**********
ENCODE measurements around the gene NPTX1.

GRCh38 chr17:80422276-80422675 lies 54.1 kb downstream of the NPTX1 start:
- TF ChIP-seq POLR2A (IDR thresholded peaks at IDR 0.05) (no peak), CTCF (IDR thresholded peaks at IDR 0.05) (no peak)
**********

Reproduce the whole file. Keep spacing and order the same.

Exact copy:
ENCODE measurements around the gene NPTX1.

GRCh38 chr17:80422276-80422675 lies 54.1 kb downstream of the NPTX1 start:
- TF ChIP-seq POLR2A (IDR thresholded peaks at IDR 0.05) (no peak), CTCF (IDR thresholded peaks at IDR 0.05) (no peak)